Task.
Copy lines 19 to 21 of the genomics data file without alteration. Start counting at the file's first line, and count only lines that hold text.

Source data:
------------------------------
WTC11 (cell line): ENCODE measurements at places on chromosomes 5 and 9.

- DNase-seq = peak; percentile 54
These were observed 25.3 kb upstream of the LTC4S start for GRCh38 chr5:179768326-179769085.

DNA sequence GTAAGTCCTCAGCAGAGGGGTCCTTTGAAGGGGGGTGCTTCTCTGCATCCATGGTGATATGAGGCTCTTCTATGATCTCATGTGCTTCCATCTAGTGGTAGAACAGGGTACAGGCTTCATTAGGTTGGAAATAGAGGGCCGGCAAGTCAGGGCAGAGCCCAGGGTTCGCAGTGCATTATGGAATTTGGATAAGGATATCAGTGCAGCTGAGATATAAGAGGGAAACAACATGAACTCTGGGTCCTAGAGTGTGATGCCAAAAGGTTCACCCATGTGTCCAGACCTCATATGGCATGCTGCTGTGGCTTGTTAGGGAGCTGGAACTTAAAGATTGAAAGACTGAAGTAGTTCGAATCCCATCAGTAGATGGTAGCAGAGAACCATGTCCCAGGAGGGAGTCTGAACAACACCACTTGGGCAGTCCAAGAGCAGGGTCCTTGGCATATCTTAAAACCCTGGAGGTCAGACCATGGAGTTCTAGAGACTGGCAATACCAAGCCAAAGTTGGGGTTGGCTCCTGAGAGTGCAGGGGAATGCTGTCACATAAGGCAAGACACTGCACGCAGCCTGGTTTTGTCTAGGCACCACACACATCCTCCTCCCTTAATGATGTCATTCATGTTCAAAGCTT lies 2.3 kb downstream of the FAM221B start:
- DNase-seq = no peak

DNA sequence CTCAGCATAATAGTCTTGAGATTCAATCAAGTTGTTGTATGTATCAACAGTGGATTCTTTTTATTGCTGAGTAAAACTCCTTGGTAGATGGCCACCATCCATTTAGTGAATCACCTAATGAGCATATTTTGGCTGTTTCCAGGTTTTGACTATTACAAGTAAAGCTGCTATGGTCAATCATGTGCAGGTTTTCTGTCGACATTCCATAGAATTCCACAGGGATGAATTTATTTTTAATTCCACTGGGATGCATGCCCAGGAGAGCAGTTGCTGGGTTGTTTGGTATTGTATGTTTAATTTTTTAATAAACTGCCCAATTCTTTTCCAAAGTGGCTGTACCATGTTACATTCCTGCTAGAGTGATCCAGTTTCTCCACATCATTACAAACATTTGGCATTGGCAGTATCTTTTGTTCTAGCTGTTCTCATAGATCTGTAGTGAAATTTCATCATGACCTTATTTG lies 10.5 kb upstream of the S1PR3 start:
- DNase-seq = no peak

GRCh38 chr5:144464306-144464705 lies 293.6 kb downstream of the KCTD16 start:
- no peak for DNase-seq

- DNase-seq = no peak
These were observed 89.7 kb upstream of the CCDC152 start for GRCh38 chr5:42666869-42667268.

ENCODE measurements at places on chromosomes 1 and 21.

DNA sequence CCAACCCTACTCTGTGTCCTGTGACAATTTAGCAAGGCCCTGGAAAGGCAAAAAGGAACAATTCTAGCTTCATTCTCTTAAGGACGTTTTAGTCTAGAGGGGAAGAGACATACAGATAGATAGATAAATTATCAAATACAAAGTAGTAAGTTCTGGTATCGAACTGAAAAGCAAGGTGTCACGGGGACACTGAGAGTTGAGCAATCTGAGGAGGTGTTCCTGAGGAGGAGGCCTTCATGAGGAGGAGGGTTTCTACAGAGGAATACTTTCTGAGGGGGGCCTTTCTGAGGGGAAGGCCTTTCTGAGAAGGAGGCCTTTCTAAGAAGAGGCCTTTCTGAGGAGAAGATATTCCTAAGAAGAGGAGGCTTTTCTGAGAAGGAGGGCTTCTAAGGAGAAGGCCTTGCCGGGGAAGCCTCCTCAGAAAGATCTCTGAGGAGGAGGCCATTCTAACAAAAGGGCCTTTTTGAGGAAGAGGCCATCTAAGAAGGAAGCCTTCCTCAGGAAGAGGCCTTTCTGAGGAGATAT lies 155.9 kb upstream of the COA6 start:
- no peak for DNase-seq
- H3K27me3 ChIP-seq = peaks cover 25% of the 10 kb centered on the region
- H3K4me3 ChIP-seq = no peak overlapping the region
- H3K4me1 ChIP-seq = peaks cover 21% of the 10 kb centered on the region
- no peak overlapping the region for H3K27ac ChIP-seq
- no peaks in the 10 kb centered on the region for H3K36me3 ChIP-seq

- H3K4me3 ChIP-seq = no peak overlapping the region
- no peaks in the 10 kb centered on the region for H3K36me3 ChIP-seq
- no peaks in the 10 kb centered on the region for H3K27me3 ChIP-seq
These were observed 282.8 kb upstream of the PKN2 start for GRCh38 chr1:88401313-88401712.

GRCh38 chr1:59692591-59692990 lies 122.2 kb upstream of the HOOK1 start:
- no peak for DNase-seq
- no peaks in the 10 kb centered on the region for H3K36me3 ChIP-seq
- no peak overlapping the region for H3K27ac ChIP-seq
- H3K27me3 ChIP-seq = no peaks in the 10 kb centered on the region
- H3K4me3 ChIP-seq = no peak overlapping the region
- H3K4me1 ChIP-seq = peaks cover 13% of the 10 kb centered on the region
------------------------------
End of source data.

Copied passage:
- no peaks in the 10 kb centered on the region for H3K36me3 ChIP-seq

- H3K4me3 ChIP-seq = no peak overlapping the region
- no peaks in the 10 kb centered on the region for H3K36me3 ChIP-seq